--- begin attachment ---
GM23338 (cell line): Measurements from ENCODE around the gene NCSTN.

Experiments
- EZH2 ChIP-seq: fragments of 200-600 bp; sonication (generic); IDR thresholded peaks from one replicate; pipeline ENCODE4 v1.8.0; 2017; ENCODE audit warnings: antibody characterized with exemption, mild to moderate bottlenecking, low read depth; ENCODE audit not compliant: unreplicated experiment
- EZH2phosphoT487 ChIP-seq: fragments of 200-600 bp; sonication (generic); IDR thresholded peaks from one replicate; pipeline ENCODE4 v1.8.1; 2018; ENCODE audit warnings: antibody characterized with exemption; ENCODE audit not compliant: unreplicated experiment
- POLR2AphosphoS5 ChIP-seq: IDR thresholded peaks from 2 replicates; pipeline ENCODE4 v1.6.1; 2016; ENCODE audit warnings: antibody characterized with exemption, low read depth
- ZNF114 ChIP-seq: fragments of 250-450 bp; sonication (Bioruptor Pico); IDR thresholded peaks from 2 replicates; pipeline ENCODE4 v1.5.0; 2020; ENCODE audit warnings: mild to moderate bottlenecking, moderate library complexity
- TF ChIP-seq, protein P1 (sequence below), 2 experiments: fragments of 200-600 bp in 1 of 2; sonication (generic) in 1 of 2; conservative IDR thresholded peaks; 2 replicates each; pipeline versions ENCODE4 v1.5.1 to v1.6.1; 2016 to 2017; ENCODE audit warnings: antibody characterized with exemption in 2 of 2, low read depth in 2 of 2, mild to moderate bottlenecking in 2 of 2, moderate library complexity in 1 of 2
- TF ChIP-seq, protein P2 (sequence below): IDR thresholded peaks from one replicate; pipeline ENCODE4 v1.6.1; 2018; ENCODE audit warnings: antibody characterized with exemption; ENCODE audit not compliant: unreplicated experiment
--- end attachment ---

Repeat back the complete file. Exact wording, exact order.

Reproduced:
GM23338 (cell line): Measurements from ENCODE around the gene NCSTN.

Experiments
- EZH2 ChIP-seq: fragments of 200-600 bp; sonication (generic); IDR thresholded peaks from one replicate; pipeline ENCODE4 v1.8.0; 2017; ENCODE audit warnings: antibody characterized with exemption, mild to moderate bottlenecking, low read depth; ENCODE audit not compliant: unreplicated experiment
- EZH2phosphoT487 ChIP-seq: fragments of 200-600 bp; sonication (generic); IDR thresholded peaks from one replicate; pipeline ENCODE4 v1.8.1; 2018; ENCODE audit warnings: antibody characterized with exemption; ENCODE audit not compliant: unreplicated experiment
- POLR2AphosphoS5 ChIP-seq: IDR thresholded peaks from 2 replicates; pipeline ENCODE4 v1.6.1; 2016; ENCODE audit warnings: antibody characterized with exemption, low read depth
- ZNF114 ChIP-seq: fragments of 250-450 bp; sonication (Bioruptor Pico); IDR thresholded peaks from 2 replicates; pipeline ENCODE4 v1.5.0; 2020; ENCODE audit warnings: mild to moderate bottlenecking, moderate library complexity
- TF ChIP-seq, protein P1 (sequence below), 2 experiments: fragments of 200-600 bp in 1 of 2; sonication (generic) in 1 of 2; conservative IDR thresholded peaks; 2 replicates each; pipeline versions ENCODE4 v1.5.1 to v1.6.1; 2016 to 2017; ENCODE audit warnings: antibody characterized with exemption in 2 of 2, low read depth in 2 of 2, mild to moderate bottlenecking in 2 of 2, moderate library complexity in 1 of 2
- TF ChIP-seq, protein P2 (sequence below): IDR thresholded peaks from one replicate; pipeline ENCODE4 v1.6.1; 2018; ENCODE audit warnings: antibody characterized with exemption; ENCODE audit not compliant: unreplicated experiment